As a bonus, there's Keillor's bluntly opinionated preface, in which he trashes Marianne Moore in favor of Elizabeth Bishop, "Saint Sylvia" in favor of Anne Sexton, and T.S. Eliot on general principles. It was a hoot even though I disagreed with him on two out of three.
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40 of 40 people found the following review helpful
5.0 out of 5 stars Truly Delightful - From the Author of "BrainChild", October 21, 2002
By 
Derek M.A. Alexander (Wilmington, DE United States) - See all my reviews
This review is from: Good Poems (Hardcover)
"Good Poems" contains some of the finest works that I've ever read. Whether you are an avid reader of poetry, or someone who has just been introduced to it, you will not be disappointed with this collection. From The Psalm Book, to William Shakespeare, to Billy Collins, all are sure to enjoy.
From the very beginning, one's attention is captured by the wickedly irreverent and funny poem by Thomas Lux, entitled "Poem in Thanks." In it, he starts out by addressing his prayer to "Lord Whoever..." and ends it by thanking the Lord for the (expletive) birds singing!
I particularly enjoyed "This is Just To Say", a whimsical piece by William Carlos Williams, and the equally witty retort of the same name by Erica-Lynn Gambino:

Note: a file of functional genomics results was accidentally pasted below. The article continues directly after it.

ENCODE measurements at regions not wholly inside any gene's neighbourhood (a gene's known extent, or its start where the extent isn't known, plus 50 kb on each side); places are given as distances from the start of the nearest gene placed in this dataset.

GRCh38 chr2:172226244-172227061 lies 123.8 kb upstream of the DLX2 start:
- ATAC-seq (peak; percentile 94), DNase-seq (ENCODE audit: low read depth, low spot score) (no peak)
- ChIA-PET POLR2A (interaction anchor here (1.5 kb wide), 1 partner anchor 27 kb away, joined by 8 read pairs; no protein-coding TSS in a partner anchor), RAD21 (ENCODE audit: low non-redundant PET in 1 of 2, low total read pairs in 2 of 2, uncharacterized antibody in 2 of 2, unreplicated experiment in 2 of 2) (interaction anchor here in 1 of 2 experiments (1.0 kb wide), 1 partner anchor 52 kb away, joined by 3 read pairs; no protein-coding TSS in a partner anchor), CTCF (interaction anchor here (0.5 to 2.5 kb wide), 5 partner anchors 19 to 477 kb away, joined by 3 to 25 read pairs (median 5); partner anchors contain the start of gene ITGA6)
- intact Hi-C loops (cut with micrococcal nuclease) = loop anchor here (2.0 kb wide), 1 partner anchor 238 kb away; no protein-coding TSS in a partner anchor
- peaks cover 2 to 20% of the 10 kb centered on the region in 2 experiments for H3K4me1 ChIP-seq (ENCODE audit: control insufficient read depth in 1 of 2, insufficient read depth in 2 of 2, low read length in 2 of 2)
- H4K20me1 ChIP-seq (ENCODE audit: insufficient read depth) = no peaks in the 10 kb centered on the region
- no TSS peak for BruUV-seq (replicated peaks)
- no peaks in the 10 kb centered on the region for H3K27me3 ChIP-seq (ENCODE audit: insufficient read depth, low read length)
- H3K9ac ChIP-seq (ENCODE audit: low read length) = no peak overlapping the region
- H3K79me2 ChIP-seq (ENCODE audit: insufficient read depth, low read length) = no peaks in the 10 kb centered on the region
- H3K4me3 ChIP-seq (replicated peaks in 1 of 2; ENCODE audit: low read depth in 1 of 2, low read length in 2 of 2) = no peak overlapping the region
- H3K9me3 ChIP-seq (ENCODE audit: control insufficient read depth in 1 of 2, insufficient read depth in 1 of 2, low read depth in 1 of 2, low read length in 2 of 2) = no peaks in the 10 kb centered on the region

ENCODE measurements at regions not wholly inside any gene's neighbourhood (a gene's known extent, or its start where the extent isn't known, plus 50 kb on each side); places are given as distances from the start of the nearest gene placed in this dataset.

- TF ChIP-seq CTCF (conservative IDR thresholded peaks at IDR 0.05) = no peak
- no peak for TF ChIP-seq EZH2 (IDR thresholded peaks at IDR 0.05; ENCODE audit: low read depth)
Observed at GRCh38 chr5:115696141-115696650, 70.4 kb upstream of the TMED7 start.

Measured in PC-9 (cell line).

"I have eaten the plums that were in the icebox
and which you were probably saving for breakfast
forgive me they were delicious so sweet and so cold"
to which, Ms. Gambino replies:
"I have just asked you to get out of my apartment
even though you never thought I would
forgive me you were driving me insane"
Whimsical, spiritual, somber, and profound (Emily Dickinson - Tell all the Truth, but tell it slant...), this selection by Mr. Kellor is arranged in such a way that one will be taken on an emotional roller coaster ride. "Good Poems" is a 'Must Have' for all lovers of well arranged words.
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66 of 72 people found the following review helpful
5.0 out of 5 stars A Great Collection of Poems!, August 7, 2003
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This review is from: Good Poems (Hardcover)
"Elizabeth Bishop was a woman, ditto Emily Dickinson, and she can take your head off with one line. . ." That is Garrison Keillor's description of Ms. Dickinson as he debunks the term "Women's lit" as one of the dumb ideas of his generation in his brief introduction to this collection of "good" poems he has gleaned from his radio program "The Writer's Almanac." T. S. Eliot he describes as a "great stuffed owl" who "didn't get out of the house much." Allen Ginsberg was "something of a gasbag" while Anne Sexton is a "hot number." Opinionated? Yes, but I find I agree with Mr. Keillor more times than I don't. I read this obviously honest and thouthful introduction three times and then called up friends who love poetry and read portions of it to them.